Yesterday, Theresa May delivered a long-awaited speech on the UK government’s Brexit Plan. Having had to make do with mystifying soundbites instead of policy until this point – ‘Brexit means Brexit’, and ‘a red, white and blue Brexit’ – both press and politicians alike were eager for a revelation. But this was not a triumph. Looking a little like a hunted and anxious supply teacher, May stumbled her way through a 12-point plan outlining what she wants from Brexit.
In Theresa-land, Britain will be open, but also closed; it will be free of the red tape of the EU, but somehow also still privileged in its access to Europe; it will share in Europe’s prosperity, while free of its troubles; it will have its cake, and eat it too. Gradually, over the course of the speech, it began to dawn that this was less a plan than a comforting fantasy, the kind of thing May must repeat to herself before sleep at night, as the shadows of EU commissioners and frothing UKIP headbangers stalk the walls of the No. 10 bedroom.
After the PM had outlined her comforting confection, we were informed that this speech, with all its vagueness and contradiction, was to be our last update. The government would not be publishing a white paper on Brexit, this 12-point plan was to be our compass and map for the period ahead, until a Brexit deal is to be presented to parliament for its assent. This means we have to look at this speech for hints about the direction of Britain’s negotiating position, and what May thinks she’ll be able to pull off in negotiations with the EU.
Although it was expected, May’s confirmation that Britain will leave the single market – in order to better control migration – indicates that the country is on course for a ‘hard’ and potentially very painful Brexit. May attempted to mollify foreign sentiments by talking up Britains ‘global’ aspirations, and including some history-free guff about British ‘internationalism’, a departure from her more explicitly nationalist conference speech last year. It’s clear that May, like most Conservatives, has an ineradicable nostalgia for the days of British imperial greatness, and this lends to her position an unwarranted arrogance: she talks of any temptation to a punitive approach by the remaining EU states as an ‘act of calamitous self-harm’.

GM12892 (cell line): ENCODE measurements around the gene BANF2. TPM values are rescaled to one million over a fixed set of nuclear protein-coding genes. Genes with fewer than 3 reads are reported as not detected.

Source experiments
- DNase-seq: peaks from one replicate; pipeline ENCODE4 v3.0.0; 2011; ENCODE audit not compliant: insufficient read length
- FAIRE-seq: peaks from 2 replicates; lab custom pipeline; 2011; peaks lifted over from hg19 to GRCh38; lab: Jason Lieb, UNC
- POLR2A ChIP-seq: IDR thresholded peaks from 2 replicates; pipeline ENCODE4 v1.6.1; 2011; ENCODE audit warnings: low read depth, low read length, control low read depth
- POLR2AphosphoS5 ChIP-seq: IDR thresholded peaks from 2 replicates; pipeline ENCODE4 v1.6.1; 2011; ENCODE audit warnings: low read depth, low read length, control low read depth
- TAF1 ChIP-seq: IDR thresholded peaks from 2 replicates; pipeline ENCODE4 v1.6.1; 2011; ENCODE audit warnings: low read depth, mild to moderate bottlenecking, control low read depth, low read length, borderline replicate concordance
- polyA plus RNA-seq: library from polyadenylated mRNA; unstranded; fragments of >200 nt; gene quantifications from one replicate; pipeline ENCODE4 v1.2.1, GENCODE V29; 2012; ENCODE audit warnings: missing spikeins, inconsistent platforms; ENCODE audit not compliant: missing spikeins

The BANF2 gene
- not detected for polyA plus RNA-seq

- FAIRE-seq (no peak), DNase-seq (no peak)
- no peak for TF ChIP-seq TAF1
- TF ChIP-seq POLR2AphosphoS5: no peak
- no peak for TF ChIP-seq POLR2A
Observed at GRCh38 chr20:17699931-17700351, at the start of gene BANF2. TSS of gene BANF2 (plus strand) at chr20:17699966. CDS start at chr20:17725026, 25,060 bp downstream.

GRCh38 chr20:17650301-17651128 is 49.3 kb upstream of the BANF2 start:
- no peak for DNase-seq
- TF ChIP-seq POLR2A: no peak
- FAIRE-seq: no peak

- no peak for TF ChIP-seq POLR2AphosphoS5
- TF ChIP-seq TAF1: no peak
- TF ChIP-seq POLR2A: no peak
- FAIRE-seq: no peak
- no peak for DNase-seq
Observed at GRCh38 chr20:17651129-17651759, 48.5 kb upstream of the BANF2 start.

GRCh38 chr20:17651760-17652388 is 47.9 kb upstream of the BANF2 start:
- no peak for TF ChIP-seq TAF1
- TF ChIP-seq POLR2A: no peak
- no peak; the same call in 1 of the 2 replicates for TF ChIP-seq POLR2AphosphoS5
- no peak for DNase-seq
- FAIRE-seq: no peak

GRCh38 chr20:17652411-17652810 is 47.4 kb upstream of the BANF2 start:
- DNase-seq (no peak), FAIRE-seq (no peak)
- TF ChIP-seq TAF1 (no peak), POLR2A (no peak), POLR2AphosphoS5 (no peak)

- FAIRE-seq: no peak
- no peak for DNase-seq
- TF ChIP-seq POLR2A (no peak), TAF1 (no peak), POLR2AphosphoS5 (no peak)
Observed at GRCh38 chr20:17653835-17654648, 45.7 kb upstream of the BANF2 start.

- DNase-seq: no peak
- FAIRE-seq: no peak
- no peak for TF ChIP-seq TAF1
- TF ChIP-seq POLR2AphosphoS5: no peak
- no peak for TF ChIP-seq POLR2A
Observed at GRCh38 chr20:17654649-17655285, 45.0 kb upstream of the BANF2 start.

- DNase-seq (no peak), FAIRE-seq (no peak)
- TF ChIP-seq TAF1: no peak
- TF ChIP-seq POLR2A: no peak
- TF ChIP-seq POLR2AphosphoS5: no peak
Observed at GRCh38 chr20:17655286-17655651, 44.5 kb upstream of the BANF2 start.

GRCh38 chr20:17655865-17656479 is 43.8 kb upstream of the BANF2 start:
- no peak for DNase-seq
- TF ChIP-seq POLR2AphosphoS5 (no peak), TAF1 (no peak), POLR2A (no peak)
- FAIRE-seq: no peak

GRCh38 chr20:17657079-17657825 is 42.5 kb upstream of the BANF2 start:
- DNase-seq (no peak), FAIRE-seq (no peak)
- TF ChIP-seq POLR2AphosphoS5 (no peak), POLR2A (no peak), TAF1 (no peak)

The phrase tempts fate – and is seemingly untroubled by irony – for although it is true that Europe needs, especially, London’s financial centres, the 27 EU states seem better poised to bounce back from any acrimonious split than Britain. Capital, after all, can move. As expected, Joseph Muscat, the Maltese PM, told the European Parliament this morning that any Brexit deal offered to Britain must be inferior to EU membership.
The combination of this nostalgia for British greatness with May’s actual vision of the future is what gives the speech its weird, oscillating, swivel-eyed quality. On the one hand, noble Britain, a titan on the world stage, cutting its own path into a neo-Victorian world of global trade and scientific development; on the other, bargain-basement Britain, a welfare-slashing, banker-chasing North Atlantic tax haven, red carpet rolled out for every torturer and despot to stash his loot – a shit, sunless, drizzling Cayman Islands, but with Piers Morgan on daytime TV.
That’s the world Tory politicians talk about when they refer to striking new trade deals: those who worried about the EU’s fondness for TTIP – a trade agreement weighted heavily in the favour of international corporations – are likely to find any British deal many shades worse, not least in a push by international partners on British wage rates. The impact of threatened competition with the EU on tax, especially, will put already underfunded public services in health and education on a death watch. Theresa May’s Fantasy Island will have a diminishing tax base and wild inequality, a yawning gap between those doing well from Brexit and the rest of us. Trickle down Britain, perhaps? More like pissed on from a great height.